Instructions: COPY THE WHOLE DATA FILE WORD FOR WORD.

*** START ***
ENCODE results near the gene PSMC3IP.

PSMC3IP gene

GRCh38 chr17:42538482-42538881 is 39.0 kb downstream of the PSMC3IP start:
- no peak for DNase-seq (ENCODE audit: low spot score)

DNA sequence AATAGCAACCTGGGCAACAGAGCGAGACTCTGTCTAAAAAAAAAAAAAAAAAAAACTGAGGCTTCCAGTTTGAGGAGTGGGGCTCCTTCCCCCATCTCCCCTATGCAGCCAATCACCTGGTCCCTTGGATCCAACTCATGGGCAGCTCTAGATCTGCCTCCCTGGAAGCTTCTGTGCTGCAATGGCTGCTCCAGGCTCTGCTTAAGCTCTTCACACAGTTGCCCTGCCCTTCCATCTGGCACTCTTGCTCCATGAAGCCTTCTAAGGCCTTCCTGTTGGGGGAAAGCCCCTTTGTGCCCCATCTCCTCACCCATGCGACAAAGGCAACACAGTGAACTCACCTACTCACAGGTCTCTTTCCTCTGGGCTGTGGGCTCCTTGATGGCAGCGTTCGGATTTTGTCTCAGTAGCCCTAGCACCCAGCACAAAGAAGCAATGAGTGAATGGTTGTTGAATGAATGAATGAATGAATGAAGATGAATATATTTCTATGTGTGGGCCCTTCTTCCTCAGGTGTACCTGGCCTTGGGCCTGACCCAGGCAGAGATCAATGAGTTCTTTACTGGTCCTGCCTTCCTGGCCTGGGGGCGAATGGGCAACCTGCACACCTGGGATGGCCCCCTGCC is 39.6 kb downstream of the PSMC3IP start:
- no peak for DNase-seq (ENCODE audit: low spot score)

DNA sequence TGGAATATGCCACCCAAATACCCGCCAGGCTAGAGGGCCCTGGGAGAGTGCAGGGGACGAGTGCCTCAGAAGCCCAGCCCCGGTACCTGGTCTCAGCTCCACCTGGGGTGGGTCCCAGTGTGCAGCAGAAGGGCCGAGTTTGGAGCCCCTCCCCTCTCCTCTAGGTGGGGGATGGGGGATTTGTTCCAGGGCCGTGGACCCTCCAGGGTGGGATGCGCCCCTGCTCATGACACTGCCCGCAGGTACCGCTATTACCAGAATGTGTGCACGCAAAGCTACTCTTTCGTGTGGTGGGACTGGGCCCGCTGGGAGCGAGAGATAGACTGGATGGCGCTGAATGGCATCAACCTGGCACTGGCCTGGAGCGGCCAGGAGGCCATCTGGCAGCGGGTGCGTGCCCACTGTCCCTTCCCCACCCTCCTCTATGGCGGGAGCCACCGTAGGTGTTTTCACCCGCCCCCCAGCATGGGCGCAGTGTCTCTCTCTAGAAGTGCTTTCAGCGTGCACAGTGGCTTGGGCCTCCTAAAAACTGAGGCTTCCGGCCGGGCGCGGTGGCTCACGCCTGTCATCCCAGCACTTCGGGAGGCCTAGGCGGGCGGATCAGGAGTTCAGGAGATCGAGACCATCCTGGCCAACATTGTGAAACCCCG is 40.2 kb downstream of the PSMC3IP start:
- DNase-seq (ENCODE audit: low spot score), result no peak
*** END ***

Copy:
ENCODE results near the gene PSMC3IP.

PSMC3IP gene

GRCh38 chr17:42538482-42538881 is 39.0 kb downstream of the PSMC3IP start:
- no peak for DNase-seq (ENCODE audit: low spot score)

DNA sequence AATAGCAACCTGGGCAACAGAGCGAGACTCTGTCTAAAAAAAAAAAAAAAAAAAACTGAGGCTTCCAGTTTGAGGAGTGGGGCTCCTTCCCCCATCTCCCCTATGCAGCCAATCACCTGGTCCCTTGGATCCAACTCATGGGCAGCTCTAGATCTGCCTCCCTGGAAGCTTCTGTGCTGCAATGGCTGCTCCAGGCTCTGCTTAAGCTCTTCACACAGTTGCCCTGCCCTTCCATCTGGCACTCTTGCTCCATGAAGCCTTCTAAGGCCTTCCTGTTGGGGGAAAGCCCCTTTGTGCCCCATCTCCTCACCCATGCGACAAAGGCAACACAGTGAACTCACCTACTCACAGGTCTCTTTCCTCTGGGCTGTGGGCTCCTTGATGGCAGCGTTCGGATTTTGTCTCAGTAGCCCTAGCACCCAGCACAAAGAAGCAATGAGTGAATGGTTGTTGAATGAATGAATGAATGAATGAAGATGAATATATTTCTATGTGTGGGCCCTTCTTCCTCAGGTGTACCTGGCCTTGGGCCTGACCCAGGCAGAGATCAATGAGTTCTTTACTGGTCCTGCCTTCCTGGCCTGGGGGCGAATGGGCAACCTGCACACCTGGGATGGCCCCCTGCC is 39.6 kb downstream of the PSMC3IP start:
- no peak for DNase-seq (ENCODE audit: low spot score)

DNA sequence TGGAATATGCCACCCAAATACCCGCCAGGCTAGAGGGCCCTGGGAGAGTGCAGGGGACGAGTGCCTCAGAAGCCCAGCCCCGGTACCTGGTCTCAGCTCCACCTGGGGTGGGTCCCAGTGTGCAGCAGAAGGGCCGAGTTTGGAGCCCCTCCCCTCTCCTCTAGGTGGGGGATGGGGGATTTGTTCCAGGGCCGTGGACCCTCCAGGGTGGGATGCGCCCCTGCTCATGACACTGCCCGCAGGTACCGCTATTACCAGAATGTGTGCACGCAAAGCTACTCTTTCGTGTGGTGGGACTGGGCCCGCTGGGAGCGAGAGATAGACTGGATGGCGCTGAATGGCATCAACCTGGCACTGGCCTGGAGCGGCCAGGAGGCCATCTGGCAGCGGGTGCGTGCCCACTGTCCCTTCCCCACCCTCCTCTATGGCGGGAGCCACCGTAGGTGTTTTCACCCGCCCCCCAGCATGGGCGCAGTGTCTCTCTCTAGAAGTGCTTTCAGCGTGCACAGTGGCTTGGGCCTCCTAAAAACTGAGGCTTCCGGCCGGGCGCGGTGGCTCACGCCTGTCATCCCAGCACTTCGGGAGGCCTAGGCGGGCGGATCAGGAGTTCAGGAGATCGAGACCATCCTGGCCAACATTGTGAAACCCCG is 40.2 kb downstream of the PSMC3IP start:
- DNase-seq (ENCODE audit: low spot score), result no peak